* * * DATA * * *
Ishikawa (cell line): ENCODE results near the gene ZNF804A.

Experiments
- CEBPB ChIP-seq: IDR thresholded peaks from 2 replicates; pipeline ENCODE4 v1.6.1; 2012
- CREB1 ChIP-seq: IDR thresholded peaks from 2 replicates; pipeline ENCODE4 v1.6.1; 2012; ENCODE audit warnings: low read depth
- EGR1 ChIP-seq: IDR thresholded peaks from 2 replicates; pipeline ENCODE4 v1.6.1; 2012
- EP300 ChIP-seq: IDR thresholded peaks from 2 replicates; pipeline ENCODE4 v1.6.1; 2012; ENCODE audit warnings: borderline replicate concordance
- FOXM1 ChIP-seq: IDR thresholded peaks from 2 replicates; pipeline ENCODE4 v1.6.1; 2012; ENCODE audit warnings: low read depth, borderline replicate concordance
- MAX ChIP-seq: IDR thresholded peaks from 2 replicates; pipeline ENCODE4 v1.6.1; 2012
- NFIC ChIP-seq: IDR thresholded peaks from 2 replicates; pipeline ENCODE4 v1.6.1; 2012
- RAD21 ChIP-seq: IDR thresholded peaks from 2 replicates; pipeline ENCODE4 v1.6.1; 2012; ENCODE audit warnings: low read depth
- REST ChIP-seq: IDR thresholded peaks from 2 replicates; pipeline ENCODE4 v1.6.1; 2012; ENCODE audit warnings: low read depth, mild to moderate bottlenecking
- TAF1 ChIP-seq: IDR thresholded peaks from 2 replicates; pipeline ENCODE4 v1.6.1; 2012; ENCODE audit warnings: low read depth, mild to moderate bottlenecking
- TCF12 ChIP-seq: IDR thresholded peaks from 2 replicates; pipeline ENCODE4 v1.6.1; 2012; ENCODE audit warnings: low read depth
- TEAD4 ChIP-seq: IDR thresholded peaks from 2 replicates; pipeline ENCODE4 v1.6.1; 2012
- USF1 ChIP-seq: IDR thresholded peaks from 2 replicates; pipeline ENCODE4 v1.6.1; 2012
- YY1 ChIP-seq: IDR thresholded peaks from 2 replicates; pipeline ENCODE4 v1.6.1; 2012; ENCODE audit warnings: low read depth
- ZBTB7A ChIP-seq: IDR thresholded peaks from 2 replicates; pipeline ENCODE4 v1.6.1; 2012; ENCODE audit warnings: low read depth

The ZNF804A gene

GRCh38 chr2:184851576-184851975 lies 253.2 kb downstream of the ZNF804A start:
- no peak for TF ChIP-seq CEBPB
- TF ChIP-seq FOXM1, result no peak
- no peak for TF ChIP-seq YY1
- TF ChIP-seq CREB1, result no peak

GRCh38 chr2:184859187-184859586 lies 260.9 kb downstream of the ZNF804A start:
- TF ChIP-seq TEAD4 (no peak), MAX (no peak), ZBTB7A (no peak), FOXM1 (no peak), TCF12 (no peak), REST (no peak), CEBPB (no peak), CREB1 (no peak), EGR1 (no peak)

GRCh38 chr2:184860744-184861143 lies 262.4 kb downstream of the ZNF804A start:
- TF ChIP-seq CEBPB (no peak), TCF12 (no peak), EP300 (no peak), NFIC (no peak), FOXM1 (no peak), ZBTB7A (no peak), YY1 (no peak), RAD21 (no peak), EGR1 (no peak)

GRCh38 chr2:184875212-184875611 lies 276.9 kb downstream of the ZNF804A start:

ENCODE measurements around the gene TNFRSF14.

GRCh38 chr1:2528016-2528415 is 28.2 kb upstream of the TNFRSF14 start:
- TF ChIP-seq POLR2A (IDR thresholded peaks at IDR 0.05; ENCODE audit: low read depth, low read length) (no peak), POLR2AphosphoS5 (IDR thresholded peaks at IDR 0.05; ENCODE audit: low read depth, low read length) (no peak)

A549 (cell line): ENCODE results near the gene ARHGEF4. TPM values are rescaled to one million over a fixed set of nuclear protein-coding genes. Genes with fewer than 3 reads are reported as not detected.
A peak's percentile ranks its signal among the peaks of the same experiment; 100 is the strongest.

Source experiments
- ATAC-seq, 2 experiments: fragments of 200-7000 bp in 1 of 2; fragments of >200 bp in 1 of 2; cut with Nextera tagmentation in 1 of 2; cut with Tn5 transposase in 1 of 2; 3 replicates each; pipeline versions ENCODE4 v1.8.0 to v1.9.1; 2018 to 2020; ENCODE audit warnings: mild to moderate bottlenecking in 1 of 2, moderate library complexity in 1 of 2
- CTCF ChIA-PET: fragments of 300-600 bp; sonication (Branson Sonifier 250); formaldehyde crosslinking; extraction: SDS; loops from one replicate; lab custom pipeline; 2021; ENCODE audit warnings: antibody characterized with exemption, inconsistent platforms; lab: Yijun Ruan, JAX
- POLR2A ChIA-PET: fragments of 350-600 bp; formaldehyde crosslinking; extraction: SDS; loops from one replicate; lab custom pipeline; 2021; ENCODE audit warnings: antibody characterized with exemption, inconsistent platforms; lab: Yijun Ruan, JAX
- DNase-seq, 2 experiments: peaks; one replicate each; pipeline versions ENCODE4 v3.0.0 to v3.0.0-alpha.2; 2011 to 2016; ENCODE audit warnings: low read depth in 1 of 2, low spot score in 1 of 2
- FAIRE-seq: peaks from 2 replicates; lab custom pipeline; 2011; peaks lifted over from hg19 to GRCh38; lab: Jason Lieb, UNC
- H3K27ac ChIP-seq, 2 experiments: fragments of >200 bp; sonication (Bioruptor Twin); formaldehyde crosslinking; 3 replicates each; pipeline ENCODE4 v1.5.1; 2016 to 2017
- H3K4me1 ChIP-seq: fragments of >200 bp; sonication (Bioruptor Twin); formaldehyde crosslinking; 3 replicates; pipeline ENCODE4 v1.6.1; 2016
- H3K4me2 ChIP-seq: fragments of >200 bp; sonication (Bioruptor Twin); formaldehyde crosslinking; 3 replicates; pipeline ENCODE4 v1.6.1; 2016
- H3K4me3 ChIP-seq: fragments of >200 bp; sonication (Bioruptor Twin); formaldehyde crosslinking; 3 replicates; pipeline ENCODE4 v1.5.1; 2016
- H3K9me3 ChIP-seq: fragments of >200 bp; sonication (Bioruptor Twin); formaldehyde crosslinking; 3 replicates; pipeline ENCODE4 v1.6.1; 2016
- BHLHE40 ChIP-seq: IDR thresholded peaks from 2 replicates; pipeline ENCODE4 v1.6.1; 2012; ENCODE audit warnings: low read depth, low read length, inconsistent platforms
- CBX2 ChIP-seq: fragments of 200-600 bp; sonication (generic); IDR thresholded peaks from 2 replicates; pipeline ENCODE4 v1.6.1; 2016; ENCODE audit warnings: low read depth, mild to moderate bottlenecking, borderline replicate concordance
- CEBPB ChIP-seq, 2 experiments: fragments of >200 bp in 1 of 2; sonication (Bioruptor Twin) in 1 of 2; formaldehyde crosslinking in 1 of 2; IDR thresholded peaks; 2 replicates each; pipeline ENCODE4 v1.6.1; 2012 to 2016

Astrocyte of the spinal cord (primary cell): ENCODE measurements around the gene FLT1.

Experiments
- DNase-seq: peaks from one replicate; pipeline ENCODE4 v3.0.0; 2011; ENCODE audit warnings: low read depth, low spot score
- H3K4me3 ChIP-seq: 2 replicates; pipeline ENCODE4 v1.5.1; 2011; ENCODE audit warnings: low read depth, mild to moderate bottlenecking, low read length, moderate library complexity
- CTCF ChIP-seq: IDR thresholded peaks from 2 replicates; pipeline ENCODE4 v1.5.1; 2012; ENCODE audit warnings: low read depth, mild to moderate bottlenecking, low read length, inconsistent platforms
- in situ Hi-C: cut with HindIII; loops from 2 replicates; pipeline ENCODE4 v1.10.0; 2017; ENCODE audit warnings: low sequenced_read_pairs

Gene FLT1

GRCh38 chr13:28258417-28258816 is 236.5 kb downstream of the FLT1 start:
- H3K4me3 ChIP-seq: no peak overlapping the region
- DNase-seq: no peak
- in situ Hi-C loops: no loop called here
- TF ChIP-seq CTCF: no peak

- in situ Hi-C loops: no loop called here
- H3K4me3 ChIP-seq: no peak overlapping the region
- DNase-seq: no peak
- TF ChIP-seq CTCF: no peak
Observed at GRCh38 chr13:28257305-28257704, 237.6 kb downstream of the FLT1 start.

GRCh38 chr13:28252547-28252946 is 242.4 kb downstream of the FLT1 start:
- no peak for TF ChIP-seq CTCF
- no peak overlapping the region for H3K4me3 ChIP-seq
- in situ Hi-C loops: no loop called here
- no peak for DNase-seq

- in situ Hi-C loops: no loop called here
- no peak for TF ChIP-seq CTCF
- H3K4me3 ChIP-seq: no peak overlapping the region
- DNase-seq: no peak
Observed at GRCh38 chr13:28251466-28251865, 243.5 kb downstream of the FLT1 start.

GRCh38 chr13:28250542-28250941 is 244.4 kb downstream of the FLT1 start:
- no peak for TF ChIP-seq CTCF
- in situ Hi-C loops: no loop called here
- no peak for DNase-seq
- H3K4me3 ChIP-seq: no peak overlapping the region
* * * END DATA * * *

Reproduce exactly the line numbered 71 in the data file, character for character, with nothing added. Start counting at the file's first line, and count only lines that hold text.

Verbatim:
- no peak for TF ChIP-seq CTCF